- One person observed that the domed cheese & cracker servers would be perfect for serving a cupcake under glass. Uh, OK … but they didn’t need one of those, I guess.
- Losing It: Mrs M lost it at 3pm Sunday when another group of young girls descended & left her scrub testing station in shambles. Frenzied Velda did not appear, but she was not far away.
- Sold my last large surfboard, and my last small sous chef board. Missed a sale because I only had one large sous chef board, and it was the wrong color. I hate being out of things; more work to do!
- My only request was for wine accessories. Alas, I’m still not there yet. Maybe in a month, if I’m lucky.
- Every returning vendor that I spoke with told me that sales were way down from prior year – perhaps half of last year! – in spite of the lovely weather. Theories abounded, from pre-election jitters to the phase of the moon. No way to know of course, but this year’s event was a shadow of last year’s event. Unfortunately.
- The load out was the worst I have ever seen. Total chaos. No management of traffic – vendors were allowed to drive in at 5:01pm, and there were still people walking every which way. The beer garden and free music was still going as well! Kids were darting between cars on bikes. This is an accident waiting to happen, unfortunately.
- Both aisles were wide enough for one line of cars to drive through while another line was parked, but only just. Large trucks and trailers were always a problem, and there were many of those. We had vans scraping by under our awning, inches from our booth just minutes after the official closing. The whole idea of strike your booth and then drive in to pack it away seems to have been lost on the organizers, who ceded total control of the load out. This part of the event was even worse than spending the whole weekend in the gutter.
Saturday Breakfast: McDonald’s # 4. Hello, old friend.
Saturday Lunch: A Boy Scout cheese burger. Great char. Always happy to support BSA.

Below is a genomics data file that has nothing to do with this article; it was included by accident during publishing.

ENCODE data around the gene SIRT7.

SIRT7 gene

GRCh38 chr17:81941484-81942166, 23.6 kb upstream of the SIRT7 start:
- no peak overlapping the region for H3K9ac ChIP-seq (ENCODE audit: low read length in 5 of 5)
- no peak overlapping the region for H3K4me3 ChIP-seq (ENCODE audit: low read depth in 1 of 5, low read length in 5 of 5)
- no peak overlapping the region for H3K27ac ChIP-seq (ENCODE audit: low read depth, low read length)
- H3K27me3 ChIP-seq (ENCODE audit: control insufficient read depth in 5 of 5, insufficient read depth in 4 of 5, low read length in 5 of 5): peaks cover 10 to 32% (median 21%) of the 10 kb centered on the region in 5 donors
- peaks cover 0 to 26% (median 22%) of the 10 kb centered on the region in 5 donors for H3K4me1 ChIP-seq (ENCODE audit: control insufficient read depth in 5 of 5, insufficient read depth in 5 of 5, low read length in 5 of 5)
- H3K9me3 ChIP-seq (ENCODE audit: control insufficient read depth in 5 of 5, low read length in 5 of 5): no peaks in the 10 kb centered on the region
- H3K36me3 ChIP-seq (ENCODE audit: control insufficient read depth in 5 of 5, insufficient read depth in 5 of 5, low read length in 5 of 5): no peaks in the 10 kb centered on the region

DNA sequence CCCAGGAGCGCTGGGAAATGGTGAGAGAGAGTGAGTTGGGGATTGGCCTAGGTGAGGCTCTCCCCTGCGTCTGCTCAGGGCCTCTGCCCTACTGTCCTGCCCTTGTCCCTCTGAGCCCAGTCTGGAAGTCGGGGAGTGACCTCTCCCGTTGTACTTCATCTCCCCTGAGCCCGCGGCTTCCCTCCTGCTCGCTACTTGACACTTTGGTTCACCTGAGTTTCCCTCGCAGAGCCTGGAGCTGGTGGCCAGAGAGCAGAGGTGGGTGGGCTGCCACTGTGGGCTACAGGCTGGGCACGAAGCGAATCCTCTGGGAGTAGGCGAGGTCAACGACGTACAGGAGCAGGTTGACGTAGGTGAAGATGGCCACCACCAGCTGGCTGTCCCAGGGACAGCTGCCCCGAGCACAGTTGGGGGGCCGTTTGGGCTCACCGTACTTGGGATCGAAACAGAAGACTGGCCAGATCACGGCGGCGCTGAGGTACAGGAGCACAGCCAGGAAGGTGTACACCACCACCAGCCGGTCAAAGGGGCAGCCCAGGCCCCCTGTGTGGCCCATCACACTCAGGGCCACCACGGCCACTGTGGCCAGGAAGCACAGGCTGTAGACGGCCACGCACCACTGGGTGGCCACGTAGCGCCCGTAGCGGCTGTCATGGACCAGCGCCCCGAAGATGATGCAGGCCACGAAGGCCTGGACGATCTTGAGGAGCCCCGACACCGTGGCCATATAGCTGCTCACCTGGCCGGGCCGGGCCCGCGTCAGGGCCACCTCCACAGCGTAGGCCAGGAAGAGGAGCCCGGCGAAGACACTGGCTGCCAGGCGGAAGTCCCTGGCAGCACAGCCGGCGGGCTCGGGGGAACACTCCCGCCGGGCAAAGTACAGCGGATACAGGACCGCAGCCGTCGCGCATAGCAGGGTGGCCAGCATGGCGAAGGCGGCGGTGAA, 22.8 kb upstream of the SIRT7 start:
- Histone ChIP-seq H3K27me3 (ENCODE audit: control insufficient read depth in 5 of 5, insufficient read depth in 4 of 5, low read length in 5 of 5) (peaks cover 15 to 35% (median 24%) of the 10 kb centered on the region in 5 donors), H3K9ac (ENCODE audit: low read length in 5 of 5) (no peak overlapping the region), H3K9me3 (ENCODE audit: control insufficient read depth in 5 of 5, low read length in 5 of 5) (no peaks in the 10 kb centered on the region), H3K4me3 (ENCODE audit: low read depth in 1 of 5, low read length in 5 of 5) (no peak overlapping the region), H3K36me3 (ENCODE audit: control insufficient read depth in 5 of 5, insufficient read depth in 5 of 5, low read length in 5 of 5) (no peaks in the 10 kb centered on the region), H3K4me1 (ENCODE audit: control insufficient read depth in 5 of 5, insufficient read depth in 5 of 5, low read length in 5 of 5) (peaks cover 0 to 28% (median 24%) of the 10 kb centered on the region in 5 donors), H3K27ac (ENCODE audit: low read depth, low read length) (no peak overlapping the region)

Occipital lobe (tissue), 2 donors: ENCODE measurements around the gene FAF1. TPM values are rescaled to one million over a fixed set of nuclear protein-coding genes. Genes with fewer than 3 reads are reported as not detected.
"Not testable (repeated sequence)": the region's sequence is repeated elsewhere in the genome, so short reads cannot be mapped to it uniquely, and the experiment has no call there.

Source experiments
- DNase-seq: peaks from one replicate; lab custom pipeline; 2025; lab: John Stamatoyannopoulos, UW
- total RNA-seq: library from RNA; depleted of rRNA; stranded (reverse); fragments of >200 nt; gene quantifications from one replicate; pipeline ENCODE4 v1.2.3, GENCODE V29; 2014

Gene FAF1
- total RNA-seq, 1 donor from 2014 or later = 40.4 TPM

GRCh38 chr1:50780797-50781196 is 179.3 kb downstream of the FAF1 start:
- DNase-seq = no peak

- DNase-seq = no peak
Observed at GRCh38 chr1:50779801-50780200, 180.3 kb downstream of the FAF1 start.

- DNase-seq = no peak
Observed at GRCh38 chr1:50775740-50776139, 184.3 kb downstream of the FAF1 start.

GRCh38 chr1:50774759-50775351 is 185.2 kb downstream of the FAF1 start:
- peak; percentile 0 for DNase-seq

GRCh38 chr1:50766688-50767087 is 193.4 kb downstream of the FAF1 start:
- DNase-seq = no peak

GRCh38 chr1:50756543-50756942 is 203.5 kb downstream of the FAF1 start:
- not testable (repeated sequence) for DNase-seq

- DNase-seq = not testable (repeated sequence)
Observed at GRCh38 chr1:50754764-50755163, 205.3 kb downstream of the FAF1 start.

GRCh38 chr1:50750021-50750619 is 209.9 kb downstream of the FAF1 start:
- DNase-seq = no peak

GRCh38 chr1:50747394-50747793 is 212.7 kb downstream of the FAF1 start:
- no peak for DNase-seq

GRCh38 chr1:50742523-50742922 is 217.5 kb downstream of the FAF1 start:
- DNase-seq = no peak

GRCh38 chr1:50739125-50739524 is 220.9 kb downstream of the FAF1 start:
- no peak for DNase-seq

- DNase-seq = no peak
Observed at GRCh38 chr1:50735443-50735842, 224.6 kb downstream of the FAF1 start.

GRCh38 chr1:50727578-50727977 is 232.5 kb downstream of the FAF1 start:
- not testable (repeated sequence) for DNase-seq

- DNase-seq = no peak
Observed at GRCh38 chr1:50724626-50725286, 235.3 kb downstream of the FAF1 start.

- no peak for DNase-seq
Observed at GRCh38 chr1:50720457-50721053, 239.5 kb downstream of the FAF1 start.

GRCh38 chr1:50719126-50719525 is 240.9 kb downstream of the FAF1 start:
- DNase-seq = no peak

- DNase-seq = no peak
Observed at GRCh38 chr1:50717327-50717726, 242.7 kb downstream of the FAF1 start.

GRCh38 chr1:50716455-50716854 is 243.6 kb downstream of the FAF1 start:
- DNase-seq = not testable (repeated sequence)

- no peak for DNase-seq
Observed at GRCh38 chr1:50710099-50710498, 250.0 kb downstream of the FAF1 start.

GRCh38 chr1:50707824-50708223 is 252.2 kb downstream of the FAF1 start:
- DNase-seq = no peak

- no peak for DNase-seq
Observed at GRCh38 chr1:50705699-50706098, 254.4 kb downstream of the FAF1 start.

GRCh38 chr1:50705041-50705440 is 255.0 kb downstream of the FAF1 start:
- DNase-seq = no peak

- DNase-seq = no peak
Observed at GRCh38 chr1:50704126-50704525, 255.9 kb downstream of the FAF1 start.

Saturday Snack: Nope.
Saturday Dinner: Dinner at Nancy & Bobby’s home. Lovely, simply lovely.
Sunday Breakfast: When it works, you don’t change. Hello, old friend.
Sunday Lunch: A different Boy Scout troop was selling pizzas as a fund raiser, so I had an individual pizza: pepperoni.
Sunday Snack: Potato chips left from yesterday’s lunch.
Sunday Dinner: Velda’s ham & pasta salad. And bourbon.
- Total miles driven: 221
- Booth cost: $850
- # of people we met during the event from the producer: 0
- Visits in our booth by a promoter’s representative: 0
- Total sales: $2,213
- # containers of product taken: all of them
- # boards available: 220
- Saturday alarm: 5:30a
- Sunday alarm: 6:45a
- # transactions: 114
- # soap & lotion vendors: there were 3 others, we think. Two had soap and a small lotion line (one was all about bath bombs); one just sold lip balm.
- # woodworking vendors: UNPRECEDENTED. There were 4 vendors selling cutting boards! One was from northern California, and had a broad product line (but a narrow use of exotic woods). One was a senior citizen selling stuff at his first ever event, and everything had inlays. Finally, a high school shop was selling untreated boards using cheap wood (soft wood & hard wood) as a fundraiser. I saw 2 of their boards on the aisle, and I saw 1 from the NorCal competitor.
- Edge grain vs. end grain: 21:1
- Returning next year? I think so … because staying with our hometown friends in Manhattan Beach made this a lovely weekend in spite of the disappointing sales! It’s not all about the vending, this vending thing.
Boards sold: 22
Small Boards: 4
Cheese Boards: 4
Small Surfboard: 3
Magic Bottle Openers: 3
Notepad Clipboards: 2
Custom Orders: 2
Large Surfboard: 1
Chess Board: 1
Bread Board: 1
Small Sous Chef Board: 1
Legal Clipboard: 1